The recent severe wildfire outbreak that was named the Marshall Fire and impacted residential areas in Boulder County, Colorado, has been estimated as around a $1 billion insurance industry loss, by risk modeller Karen Clark & Company.
We explained earlier this week that with around 1,000 properties destroyed and more damaged by the Marshall Fire, there was a strong chance insurance and possibly reinsurance market losses would hit a record level for Colorado.
As we explained in that earlier article, the previous most costly Colorado wildfire resulted in around $560 million in insured losses, in 2021 dollars, which suggested that the Marshall Fire could drive insurance market losses approaching $700 million, or even higher.
As ever, Karen Clark & Company (KCC) is the first to offer a formal industry loss estimate, having run its models over the wildfire event and analysed the potential costs to the insurance and reinsurance industry.
Explaining the impact, KCC said:
The Marshall fire burned approximately 6,000 acres and devastated entire subdivisions throughout Superior, Louisville, and unincorporated Boulder County, Colorado. The Boulder County Sheriff’s Office has reported nearly 1,000 structures destroyed and over 100 damaged as of Tuesday, though damage assessments are still ongoing. A breakdown of the current damage totals by location is as follows:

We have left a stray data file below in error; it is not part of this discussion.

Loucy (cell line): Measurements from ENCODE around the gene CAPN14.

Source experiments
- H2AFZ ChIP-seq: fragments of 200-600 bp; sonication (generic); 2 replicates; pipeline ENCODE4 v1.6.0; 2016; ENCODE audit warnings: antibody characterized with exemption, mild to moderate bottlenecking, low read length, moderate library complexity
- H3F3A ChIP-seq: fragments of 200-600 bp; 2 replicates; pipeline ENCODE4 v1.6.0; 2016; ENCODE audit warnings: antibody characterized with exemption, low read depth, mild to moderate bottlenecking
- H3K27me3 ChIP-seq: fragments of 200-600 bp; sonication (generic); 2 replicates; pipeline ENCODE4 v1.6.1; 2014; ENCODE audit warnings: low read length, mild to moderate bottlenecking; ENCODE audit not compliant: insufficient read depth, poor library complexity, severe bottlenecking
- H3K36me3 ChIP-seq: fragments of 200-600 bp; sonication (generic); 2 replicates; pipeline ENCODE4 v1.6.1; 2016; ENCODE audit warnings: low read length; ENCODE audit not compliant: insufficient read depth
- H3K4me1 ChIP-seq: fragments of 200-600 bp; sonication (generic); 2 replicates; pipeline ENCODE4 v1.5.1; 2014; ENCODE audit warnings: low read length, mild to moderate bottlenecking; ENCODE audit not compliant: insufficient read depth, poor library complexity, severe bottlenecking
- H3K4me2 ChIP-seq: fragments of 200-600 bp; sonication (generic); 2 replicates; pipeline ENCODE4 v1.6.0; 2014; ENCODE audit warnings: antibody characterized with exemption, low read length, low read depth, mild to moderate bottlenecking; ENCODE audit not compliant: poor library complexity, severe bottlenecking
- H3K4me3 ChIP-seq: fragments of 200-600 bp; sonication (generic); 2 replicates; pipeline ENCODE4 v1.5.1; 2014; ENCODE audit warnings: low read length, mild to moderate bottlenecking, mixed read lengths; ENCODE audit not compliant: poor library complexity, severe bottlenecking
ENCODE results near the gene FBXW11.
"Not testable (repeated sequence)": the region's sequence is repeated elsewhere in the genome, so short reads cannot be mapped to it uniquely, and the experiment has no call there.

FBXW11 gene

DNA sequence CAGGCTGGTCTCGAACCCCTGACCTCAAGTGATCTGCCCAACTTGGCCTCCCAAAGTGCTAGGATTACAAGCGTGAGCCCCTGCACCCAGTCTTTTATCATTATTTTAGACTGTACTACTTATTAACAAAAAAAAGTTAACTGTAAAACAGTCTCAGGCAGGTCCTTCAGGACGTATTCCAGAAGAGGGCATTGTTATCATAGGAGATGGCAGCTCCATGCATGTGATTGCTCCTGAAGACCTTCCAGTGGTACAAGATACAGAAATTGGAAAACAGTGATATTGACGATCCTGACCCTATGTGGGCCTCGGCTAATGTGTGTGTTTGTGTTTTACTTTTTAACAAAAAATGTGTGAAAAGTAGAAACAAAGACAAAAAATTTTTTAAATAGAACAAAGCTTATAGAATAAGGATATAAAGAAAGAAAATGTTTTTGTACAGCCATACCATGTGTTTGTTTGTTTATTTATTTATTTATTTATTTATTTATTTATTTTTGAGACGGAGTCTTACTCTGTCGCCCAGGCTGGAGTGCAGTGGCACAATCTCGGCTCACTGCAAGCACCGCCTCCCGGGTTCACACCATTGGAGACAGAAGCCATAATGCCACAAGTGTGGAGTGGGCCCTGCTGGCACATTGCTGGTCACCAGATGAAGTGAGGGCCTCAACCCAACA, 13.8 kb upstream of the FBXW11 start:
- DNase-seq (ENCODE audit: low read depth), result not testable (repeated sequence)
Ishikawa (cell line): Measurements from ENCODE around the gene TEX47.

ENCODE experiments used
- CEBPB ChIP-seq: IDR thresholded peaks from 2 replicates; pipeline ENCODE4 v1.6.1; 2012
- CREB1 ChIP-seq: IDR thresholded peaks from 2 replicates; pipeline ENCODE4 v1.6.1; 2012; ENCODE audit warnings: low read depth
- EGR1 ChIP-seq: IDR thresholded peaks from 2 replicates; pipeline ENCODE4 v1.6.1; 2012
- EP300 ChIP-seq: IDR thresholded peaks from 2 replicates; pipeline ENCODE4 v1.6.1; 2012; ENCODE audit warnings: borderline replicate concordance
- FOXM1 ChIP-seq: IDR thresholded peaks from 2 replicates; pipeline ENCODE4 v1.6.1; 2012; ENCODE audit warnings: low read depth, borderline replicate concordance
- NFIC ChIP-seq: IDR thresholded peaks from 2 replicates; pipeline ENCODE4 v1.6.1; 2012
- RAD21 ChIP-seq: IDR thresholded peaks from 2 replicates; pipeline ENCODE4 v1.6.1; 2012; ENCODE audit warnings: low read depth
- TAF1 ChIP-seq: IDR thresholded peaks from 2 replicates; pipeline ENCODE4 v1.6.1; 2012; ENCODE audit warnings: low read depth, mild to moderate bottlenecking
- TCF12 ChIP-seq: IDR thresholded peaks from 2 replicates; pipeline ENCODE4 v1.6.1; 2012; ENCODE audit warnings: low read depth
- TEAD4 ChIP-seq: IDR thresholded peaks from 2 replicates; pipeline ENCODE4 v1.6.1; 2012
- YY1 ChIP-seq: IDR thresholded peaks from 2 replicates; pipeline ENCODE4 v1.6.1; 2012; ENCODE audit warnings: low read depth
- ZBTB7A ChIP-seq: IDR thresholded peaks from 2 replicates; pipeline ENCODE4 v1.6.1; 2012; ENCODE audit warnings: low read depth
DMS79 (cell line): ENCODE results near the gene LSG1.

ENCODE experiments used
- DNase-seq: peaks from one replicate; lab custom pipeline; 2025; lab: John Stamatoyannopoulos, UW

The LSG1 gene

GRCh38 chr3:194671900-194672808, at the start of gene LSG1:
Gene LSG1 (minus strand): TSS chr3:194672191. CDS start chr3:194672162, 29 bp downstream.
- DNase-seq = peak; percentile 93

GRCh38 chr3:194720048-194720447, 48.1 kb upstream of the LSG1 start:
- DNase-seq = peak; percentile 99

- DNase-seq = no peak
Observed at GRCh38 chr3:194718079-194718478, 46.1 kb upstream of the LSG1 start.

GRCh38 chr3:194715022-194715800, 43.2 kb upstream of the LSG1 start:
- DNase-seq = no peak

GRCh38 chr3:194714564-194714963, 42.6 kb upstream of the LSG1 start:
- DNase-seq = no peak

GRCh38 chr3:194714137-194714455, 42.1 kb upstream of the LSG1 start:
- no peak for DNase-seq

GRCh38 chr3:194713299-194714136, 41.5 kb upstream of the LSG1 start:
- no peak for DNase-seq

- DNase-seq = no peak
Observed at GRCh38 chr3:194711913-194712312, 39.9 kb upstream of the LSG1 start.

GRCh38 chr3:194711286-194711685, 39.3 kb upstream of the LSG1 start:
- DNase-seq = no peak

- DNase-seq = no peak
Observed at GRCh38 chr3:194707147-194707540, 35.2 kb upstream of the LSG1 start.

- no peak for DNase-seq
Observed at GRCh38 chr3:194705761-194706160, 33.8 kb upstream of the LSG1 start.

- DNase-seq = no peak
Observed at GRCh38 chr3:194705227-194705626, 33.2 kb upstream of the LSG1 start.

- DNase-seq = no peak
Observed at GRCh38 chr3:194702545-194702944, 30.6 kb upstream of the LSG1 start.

- Louisville: 553 destroyed, 45 damaged
- Superior: 332 destroyed, 60 damaged
- Unincorporated Boulder County: 106 destroyed, 22 damaged
The majority of damage occurred in Louisville, a suburban area about 20 miles northwest of Denver. Hundreds of homes and a large commercial area, including a shopping center and a hotel, were among the destroyed structures.
Using its high-resolution KCC US Wildfire Reference Model to analyse this recent event, KCC said that it estimates the insured losses from the Marshall Fire will be around $1 billion.
KCC also highlights the fact that these downslope wind events are not actually that unusual in Colorado, but this particularly one sparked blazes due to the tinder dry state of the environment after a prolonged warm and dry spell in the region.
The wildfire broke out on December 30th, so will add to losses from the 2021 catastrophe year.
At around $1 billion in size, the industry loss should be largely retained in the primary insurance market, with little impact to reinsurance capital.
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